Social factors track with racial disparities in COVID deaths

A medical staff member holds a hand of a patient suffering from COVID-19 in the COVID-19 ICU at the United Memorial Medical Center on November 19, 2020 in Houston, Texas. (Credit: Go Nakamura/Getty Images)

Racial disparities in COVID-19 mortality in the United States are associated with social factors like income, education, and internet access, according to a new study.

The study, published in the Journal of Racial and Ethnic Health Disparities, highlights the need for public health policies that address structural racism.

The researchers investigated the association between COVID-19 cases and deaths in 2,026 US counties from January to October 2020 and social determinants of health, which can raise the risk for infection and death.

They also looked at factors known or thought to impact COVID-19 outcomes, including the counties’ population density, days since the first COVID-19 death and percent of residents who are over age 65, are smokers, or who have chronic diseases such as obesity, diabetes, chronic obstructive pulmonary disease, or high blood pressure.

The study finds that a 1 percentage point increase in a county’s percent of Black residents, uninsured adults, low birthweight infants, adults without a high school diploma, incarceration rate, and households without internet increased that county’s COVID-19 death rates during the time period they examined.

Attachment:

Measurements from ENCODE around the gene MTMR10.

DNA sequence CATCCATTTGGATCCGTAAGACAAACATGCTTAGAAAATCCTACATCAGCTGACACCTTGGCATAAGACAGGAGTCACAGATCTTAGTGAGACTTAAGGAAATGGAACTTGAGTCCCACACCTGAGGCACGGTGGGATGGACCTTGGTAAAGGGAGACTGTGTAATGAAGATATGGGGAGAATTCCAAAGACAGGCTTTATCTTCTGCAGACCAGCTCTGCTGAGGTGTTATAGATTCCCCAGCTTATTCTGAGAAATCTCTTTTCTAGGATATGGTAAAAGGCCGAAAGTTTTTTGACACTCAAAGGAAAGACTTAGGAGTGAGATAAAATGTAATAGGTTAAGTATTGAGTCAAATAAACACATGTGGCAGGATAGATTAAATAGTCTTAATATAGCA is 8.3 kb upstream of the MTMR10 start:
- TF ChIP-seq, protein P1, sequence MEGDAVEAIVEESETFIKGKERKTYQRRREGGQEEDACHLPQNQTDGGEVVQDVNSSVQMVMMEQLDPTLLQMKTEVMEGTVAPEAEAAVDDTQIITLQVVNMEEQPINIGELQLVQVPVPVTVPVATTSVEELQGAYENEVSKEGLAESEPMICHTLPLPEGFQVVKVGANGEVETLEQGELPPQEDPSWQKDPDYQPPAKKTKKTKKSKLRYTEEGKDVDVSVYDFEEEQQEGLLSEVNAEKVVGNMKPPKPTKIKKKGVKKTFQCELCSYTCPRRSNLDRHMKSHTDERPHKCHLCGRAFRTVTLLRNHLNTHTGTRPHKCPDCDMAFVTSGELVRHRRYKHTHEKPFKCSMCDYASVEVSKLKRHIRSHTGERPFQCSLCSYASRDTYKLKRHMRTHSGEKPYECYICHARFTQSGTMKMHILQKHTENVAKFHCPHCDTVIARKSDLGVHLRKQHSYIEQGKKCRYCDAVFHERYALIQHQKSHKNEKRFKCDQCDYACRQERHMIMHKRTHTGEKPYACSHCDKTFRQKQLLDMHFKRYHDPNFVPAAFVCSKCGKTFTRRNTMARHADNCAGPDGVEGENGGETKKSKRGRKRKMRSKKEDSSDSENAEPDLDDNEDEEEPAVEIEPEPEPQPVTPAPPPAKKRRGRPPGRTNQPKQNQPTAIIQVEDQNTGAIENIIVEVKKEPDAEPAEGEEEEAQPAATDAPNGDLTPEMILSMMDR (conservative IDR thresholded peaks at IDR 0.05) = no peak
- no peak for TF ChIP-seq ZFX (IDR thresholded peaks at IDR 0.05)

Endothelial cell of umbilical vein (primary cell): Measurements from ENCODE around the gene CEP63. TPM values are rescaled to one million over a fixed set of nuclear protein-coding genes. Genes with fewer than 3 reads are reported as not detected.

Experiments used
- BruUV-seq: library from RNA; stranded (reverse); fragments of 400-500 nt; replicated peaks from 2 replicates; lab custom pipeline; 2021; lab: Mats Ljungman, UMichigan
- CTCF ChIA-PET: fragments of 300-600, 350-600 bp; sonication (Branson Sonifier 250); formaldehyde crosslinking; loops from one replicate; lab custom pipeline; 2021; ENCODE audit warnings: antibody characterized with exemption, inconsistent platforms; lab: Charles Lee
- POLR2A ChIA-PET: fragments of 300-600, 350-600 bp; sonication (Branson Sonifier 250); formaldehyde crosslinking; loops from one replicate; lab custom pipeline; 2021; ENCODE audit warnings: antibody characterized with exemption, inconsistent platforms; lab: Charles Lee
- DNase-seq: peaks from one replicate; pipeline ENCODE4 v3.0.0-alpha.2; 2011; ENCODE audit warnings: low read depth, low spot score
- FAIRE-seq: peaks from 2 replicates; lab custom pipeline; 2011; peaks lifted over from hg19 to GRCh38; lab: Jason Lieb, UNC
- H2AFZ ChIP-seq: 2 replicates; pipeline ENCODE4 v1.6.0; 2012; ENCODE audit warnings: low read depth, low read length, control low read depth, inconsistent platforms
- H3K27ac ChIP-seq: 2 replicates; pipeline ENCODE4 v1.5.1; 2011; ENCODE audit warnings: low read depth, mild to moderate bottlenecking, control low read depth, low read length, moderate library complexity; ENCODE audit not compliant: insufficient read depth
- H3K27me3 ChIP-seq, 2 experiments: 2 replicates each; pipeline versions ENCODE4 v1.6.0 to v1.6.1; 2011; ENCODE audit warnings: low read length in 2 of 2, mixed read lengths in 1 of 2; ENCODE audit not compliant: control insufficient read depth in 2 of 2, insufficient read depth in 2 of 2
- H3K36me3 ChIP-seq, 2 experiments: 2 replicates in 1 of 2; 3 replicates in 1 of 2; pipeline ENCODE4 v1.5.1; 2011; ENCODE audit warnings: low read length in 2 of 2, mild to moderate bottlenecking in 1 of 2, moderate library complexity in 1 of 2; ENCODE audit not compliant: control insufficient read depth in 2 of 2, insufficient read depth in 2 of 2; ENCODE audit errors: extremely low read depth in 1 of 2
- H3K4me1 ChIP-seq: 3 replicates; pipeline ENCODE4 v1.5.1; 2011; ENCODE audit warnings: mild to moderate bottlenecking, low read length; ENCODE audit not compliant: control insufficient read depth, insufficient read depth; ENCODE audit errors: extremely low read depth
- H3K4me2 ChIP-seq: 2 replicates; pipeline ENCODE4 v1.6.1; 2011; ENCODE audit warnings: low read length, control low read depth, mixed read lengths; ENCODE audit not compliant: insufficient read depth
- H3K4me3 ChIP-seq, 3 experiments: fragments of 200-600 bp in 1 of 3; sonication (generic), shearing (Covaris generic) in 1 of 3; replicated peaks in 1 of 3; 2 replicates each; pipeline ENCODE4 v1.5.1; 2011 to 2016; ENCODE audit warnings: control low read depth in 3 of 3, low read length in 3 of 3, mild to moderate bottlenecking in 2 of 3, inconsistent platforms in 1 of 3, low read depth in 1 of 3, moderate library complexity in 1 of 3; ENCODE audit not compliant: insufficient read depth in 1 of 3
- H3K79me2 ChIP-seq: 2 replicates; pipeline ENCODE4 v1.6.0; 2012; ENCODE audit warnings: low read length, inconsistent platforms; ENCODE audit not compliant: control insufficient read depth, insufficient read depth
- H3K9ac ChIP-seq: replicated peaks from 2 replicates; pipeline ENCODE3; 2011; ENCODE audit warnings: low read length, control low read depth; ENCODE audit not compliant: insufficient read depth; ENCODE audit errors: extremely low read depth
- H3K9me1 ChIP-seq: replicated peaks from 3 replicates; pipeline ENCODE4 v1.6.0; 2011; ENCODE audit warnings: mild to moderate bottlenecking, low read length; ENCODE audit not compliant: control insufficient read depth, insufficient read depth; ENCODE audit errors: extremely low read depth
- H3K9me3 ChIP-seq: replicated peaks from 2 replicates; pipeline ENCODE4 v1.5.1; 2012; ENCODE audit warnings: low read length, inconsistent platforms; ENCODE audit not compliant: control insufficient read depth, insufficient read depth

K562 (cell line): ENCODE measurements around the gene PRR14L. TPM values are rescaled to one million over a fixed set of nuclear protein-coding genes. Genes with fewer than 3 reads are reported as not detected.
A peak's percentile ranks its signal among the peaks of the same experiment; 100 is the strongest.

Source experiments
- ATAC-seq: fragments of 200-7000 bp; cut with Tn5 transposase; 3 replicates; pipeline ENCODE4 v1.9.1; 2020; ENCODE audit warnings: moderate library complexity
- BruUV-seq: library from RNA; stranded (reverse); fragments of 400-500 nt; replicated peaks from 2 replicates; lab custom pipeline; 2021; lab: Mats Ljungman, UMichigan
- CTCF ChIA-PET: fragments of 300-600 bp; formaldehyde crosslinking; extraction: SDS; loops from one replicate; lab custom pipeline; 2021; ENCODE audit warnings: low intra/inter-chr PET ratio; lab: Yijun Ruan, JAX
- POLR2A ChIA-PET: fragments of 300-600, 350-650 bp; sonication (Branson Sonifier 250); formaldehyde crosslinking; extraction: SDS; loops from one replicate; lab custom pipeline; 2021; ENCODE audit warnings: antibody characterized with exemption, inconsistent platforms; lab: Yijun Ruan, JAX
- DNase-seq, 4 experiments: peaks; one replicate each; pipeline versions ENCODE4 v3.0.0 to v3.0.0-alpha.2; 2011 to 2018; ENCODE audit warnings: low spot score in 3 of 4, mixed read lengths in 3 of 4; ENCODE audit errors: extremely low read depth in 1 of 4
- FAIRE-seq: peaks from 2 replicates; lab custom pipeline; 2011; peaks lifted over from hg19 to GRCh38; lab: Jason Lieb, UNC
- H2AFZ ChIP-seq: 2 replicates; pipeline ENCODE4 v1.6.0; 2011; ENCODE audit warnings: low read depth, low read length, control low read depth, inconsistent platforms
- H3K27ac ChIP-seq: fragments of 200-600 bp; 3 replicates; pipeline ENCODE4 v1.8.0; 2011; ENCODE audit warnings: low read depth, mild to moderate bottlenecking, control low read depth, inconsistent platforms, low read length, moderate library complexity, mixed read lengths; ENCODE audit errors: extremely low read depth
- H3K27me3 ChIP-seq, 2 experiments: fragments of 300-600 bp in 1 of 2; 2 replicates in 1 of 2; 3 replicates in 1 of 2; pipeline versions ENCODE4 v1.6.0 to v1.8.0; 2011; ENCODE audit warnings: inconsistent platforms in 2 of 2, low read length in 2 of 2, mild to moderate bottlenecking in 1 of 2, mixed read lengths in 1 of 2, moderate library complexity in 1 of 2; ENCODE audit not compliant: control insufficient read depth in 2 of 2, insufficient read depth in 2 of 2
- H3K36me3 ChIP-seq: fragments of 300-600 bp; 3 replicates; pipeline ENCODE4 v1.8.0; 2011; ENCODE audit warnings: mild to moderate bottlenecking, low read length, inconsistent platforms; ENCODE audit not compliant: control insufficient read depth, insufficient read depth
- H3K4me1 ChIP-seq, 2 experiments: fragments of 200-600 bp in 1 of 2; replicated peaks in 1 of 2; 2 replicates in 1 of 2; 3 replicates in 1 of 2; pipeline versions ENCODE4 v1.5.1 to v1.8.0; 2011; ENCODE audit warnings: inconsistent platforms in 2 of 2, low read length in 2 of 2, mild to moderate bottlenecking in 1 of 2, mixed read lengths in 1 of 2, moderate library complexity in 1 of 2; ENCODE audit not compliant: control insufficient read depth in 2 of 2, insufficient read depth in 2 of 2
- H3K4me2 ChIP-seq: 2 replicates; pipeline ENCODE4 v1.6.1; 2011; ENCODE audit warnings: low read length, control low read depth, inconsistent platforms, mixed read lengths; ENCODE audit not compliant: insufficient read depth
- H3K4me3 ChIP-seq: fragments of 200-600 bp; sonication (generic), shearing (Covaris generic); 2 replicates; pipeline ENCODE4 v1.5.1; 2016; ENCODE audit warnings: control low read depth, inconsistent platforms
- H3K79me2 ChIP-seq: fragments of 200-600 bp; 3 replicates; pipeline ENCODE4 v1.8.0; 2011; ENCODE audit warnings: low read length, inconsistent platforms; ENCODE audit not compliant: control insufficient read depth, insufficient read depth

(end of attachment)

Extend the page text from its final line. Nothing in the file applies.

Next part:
Counties that were the most deprived socioeconomically had a 67% increase in the COVID-19 death rate. Michelle DallaPiazza, lead author and an associate professor at Rutgers New Jersey Medical School, says the percent of households without internet, which provides updated knowledge of the pandemic and allows remote working and learning, and the percentage of adults without a high school diploma were the factors most associated with a county’s COVID-19 death rate.

“The findings are consistent with historical health inequities in marginalized populations, particularly Black Americans,” DallaPiazza says. “This adds to the extensive literature on racial health disparities that demonstrate that social and structural factors greatly influence health outcomes, and this is particularly true when it comes to COVID-19.”

Source: Rutgers University